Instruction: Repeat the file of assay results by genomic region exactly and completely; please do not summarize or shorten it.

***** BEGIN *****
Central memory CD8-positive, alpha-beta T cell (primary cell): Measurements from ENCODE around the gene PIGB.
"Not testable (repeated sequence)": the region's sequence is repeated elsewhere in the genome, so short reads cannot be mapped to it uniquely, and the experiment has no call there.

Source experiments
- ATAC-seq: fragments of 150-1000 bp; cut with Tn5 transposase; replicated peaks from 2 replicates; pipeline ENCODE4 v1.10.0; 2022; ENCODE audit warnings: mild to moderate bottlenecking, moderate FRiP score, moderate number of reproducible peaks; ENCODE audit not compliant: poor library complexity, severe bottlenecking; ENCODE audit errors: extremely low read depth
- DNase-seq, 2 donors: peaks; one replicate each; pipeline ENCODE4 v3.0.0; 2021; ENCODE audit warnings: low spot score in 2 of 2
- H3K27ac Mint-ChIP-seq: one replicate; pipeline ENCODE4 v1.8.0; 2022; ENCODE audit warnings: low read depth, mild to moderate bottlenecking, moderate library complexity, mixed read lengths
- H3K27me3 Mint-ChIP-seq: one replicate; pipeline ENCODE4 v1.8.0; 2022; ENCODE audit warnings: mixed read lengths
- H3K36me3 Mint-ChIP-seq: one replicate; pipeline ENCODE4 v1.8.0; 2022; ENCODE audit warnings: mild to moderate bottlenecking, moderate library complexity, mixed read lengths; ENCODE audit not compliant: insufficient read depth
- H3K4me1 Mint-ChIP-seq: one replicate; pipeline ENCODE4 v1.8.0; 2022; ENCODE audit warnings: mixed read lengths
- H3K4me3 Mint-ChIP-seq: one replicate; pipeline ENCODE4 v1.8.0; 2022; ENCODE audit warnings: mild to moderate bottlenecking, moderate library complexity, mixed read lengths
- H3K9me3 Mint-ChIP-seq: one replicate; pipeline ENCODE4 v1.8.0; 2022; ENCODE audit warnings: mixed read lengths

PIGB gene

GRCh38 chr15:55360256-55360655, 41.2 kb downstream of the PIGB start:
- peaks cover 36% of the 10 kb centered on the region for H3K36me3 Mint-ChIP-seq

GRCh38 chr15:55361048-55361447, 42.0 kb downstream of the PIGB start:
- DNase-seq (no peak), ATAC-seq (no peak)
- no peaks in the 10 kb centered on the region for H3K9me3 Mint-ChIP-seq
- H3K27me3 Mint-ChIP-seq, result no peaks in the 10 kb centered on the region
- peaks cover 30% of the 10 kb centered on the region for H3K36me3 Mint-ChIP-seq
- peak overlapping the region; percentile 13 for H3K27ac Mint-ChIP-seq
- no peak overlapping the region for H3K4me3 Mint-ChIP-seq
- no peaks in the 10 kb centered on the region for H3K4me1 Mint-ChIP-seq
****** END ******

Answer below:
Central memory CD8-positive, alpha-beta T cell (primary cell): Measurements from ENCODE around the gene PIGB.
"Not testable (repeated sequence)": the region's sequence is repeated elsewhere in the genome, so short reads cannot be mapped to it uniquely, and the experiment has no call there.

Source experiments
- ATAC-seq: fragments of 150-1000 bp; cut with Tn5 transposase; replicated peaks from 2 replicates; pipeline ENCODE4 v1.10.0; 2022; ENCODE audit warnings: mild to moderate bottlenecking, moderate FRiP score, moderate number of reproducible peaks; ENCODE audit not compliant: poor library complexity, severe bottlenecking; ENCODE audit errors: extremely low read depth
- DNase-seq, 2 donors: peaks; one replicate each; pipeline ENCODE4 v3.0.0; 2021; ENCODE audit warnings: low spot score in 2 of 2
- H3K27ac Mint-ChIP-seq: one replicate; pipeline ENCODE4 v1.8.0; 2022; ENCODE audit warnings: low read depth, mild to moderate bottlenecking, moderate library complexity, mixed read lengths
- H3K27me3 Mint-ChIP-seq: one replicate; pipeline ENCODE4 v1.8.0; 2022; ENCODE audit warnings: mixed read lengths
- H3K36me3 Mint-ChIP-seq: one replicate; pipeline ENCODE4 v1.8.0; 2022; ENCODE audit warnings: mild to moderate bottlenecking, moderate library complexity, mixed read lengths; ENCODE audit not compliant: insufficient read depth
- H3K4me1 Mint-ChIP-seq: one replicate; pipeline ENCODE4 v1.8.0; 2022; ENCODE audit warnings: mixed read lengths
- H3K4me3 Mint-ChIP-seq: one replicate; pipeline ENCODE4 v1.8.0; 2022; ENCODE audit warnings: mild to moderate bottlenecking, moderate library complexity, mixed read lengths
- H3K9me3 Mint-ChIP-seq: one replicate; pipeline ENCODE4 v1.8.0; 2022; ENCODE audit warnings: mixed read lengths

PIGB gene

GRCh38 chr15:55360256-55360655, 41.2 kb downstream of the PIGB start:
- peaks cover 36% of the 10 kb centered on the region for H3K36me3 Mint-ChIP-seq

GRCh38 chr15:55361048-55361447, 42.0 kb downstream of the PIGB start:
- DNase-seq (no peak), ATAC-seq (no peak)
- no peaks in the 10 kb centered on the region for H3K9me3 Mint-ChIP-seq
- H3K27me3 Mint-ChIP-seq, result no peaks in the 10 kb centered on the region
- peaks cover 30% of the 10 kb centered on the region for H3K36me3 Mint-ChIP-seq
- peak overlapping the region; percentile 13 for H3K27ac Mint-ChIP-seq
- no peak overlapping the region for H3K4me3 Mint-ChIP-seq
- no peaks in the 10 kb centered on the region for H3K4me1 Mint-ChIP-seq